https://www.wnd.com/2019/08/irs-asked-to-review-national-cathedrals-tax-exemption/

A national organization called JewsChooseTrump that explains its support for the Republican chief is because he pulled America out of the “disastrous Nuclear Iran Deal” and more, is asking the Internal Revenue Service to take a close look at National Cathedral’s tax exemption.

It’s because the premier Episcopal facility in Washington has posted on its website political statements lashing out at President Trump.

Under IRS regulations, tax exempt churches are not supposed to support, or oppose, political candidates, although there are unresolved claims that those comments fall under the First Amendment.

The organization announced on Wednesday it has filed a Form 13909 Referral with the IRS “seeking a determination that the National Cathedral has violated the regulations it is required to adhere to [in] order to maintain its tax-exempt status.”

The problem is its “highly partisan political intervention in the current presidential political campaign.”

The Episcopal church, in fact, recently posted online a diatribe against the president, titled, “Have We No Decency? A Response to President Trump.”

It charges the president with “radicalized rhetoric.”

“After two years of President Trump’s words and actions, when will Americans have enough?” the church leaderes ask.

They liken Trump to Sen. Joseph McCarthy’s condemnation during the 1950s of communists and communism in America.

That senator, the church explains, for a time “had free rein to say and do whatever he wished. With unbridled speech, he stoked the fears of an anxious nation with lies; destroyed the careers of countless Americans; and bullied into submissive silence anyone who dared criticize him,” the church said.

They charge that “from the highest office in the land” have comment comments that constitute “a level of insult and abuse … that violates each person’s sacred identity as a child of God.”

“This week, President Trump crossed another threshold. Not only did he insult a leader in the fight for racial justice and equality for all persons; not only did he savage the nations from which immigrants to this country have; but now he has condemned the residents of an entire American city.”

Church leaders said the president’s words “are dangerous,” give cover to “white supremacists” and they warn “violent words lead to violent actions.”

They, as church leaders, say they must stand against “bigotry, hatred, intolerance, and xenophobia.”

They advocate opposition such “words and actions.”

The JewsChooseTrump organization explains its members support Trump because of the Iran deal pullout, his imposition of sanctions on Iran, his recognition of Jerusalem as Israel’s capital, his moving the U.S. embassy from Tel Aviv to Jerusalem, the Taylor Force Act, his recognition of Israel’s sovereignty over Golan Heights, and other actions.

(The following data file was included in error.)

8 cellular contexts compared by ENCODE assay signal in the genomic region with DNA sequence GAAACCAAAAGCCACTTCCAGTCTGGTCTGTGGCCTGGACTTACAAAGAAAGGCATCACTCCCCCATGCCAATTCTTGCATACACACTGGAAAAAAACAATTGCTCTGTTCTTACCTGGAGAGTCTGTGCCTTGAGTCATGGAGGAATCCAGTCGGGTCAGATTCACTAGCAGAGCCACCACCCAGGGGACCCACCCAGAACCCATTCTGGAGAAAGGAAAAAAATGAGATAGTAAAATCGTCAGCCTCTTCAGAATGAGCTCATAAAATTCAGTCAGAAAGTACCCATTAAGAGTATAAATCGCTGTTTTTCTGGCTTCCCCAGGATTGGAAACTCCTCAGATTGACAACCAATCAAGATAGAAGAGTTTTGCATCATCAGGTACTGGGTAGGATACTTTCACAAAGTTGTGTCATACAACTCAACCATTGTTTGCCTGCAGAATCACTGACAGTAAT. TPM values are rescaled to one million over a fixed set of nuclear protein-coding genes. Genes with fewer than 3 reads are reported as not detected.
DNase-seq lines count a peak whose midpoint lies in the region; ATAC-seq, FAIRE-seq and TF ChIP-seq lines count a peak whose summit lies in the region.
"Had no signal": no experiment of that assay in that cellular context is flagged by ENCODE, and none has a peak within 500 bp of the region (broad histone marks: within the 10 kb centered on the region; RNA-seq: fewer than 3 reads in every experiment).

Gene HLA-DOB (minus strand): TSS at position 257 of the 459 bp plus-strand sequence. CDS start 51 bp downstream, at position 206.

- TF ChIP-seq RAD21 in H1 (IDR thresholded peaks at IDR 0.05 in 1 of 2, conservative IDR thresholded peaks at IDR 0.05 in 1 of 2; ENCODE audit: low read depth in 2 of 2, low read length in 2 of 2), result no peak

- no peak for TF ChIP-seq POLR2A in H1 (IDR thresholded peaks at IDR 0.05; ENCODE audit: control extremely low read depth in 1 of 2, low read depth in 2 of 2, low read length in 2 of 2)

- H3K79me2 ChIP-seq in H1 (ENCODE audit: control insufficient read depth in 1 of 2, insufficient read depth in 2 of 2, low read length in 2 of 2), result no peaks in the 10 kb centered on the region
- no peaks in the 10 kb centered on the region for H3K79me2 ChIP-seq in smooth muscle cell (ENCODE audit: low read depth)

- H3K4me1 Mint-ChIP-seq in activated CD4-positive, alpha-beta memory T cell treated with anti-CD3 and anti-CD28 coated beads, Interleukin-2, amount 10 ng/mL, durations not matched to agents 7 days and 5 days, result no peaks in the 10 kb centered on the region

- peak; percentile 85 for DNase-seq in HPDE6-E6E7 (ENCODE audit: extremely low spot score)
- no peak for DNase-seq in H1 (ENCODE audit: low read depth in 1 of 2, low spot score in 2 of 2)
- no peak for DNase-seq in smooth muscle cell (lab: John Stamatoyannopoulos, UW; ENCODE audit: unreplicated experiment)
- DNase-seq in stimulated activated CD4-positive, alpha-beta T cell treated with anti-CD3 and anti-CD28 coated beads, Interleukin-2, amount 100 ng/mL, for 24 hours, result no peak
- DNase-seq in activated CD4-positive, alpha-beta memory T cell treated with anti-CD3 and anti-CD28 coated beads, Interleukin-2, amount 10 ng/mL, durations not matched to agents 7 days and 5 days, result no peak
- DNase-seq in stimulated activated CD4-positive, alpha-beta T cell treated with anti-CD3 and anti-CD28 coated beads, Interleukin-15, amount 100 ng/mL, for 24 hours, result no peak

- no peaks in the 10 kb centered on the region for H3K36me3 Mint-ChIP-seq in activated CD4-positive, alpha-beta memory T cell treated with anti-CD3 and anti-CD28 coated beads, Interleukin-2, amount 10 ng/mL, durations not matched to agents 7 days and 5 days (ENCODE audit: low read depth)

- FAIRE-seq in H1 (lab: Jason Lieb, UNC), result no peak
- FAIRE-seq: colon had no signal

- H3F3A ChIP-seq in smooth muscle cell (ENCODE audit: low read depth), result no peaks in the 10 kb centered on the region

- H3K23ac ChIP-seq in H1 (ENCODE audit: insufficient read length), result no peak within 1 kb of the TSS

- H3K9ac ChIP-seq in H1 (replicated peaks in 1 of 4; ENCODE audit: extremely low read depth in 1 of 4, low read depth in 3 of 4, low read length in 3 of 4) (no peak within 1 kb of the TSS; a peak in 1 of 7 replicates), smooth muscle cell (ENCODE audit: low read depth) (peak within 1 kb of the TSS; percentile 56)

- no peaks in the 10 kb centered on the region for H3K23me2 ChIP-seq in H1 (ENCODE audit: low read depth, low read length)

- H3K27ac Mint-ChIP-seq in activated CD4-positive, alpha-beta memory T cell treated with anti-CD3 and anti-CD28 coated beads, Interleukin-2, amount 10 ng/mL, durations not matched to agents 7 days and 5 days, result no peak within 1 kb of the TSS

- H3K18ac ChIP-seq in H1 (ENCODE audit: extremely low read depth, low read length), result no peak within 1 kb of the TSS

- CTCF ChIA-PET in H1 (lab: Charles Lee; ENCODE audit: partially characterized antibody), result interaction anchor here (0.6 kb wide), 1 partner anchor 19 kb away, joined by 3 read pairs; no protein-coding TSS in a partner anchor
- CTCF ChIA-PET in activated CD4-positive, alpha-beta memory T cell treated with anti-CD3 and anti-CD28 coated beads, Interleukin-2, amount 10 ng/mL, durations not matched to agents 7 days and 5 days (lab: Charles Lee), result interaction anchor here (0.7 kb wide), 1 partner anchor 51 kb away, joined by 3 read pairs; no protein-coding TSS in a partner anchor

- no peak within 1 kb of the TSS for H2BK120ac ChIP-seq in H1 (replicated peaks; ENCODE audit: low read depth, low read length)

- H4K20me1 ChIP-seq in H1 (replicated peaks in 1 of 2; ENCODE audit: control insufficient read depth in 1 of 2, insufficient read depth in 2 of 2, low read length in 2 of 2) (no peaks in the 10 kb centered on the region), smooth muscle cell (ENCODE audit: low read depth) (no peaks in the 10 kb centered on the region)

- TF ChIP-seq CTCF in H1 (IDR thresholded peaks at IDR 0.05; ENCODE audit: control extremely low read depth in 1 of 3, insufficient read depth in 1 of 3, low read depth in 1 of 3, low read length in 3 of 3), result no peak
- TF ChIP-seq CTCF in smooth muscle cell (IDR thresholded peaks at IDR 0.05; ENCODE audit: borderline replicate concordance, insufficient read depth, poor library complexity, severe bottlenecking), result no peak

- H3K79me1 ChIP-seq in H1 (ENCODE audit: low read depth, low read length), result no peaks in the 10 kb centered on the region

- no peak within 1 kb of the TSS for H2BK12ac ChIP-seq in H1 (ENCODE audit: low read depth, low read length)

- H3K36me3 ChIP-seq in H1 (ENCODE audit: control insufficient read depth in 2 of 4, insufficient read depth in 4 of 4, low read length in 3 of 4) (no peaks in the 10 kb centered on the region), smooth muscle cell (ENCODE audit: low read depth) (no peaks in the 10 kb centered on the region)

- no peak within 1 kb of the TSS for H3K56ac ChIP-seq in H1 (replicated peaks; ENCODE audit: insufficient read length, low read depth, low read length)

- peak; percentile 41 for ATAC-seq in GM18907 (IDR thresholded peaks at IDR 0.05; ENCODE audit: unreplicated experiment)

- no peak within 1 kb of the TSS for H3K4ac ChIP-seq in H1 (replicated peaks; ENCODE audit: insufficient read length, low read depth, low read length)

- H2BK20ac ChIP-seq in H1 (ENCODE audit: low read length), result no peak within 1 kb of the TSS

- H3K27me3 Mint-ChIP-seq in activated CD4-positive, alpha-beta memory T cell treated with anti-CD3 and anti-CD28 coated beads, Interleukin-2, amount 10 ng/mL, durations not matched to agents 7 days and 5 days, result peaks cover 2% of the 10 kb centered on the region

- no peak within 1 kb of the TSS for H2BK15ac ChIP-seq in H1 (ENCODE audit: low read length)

The group charged, “The cathedral urged all Americans to act against President Trump, saying explicitly that ‘After two years of President Trump’s words and actions, when will Americans have enough?’”

“In issuing this statement, the cathedral has crossed the line that bars tax-exempt entities from engaging in partisan political activity. In response, JewsChooseTrump,org has filed a complaint with the Internal Revenue Service. We requested that the IRS investigate the cathedral’s outrageous action, and either withdraw the cathedral’s tax-protected status or impose some other appropriate remedy.”

The complaint points to the IRS regulation prohibiting churches from engaging in political activity.

“The only action Americans can lawfully take against a president whom they believe to be as ‘dangerous,’ as the cathedral insists President Trump is, is either to vote against him or to impeach him. At the very least, the entire July 30 public statement on the website of the National Cathedral constitutes a ‘message’ that is clearly ‘opposing a candidate.’ In other words, the cathedral is intervening in a political campaign, as defined in the Internal Revenue Code,” the organization said.

“The church leaders of the National Cathedral are entitled to believe and say exactly whatever they wish. What they cannot do, consistent with the cathedral’s tax-exempt status, is to act in this way on behalf of the cathedral – or to use the cathedral’s tax-exempt resources to promote their own political views,” the organization said.

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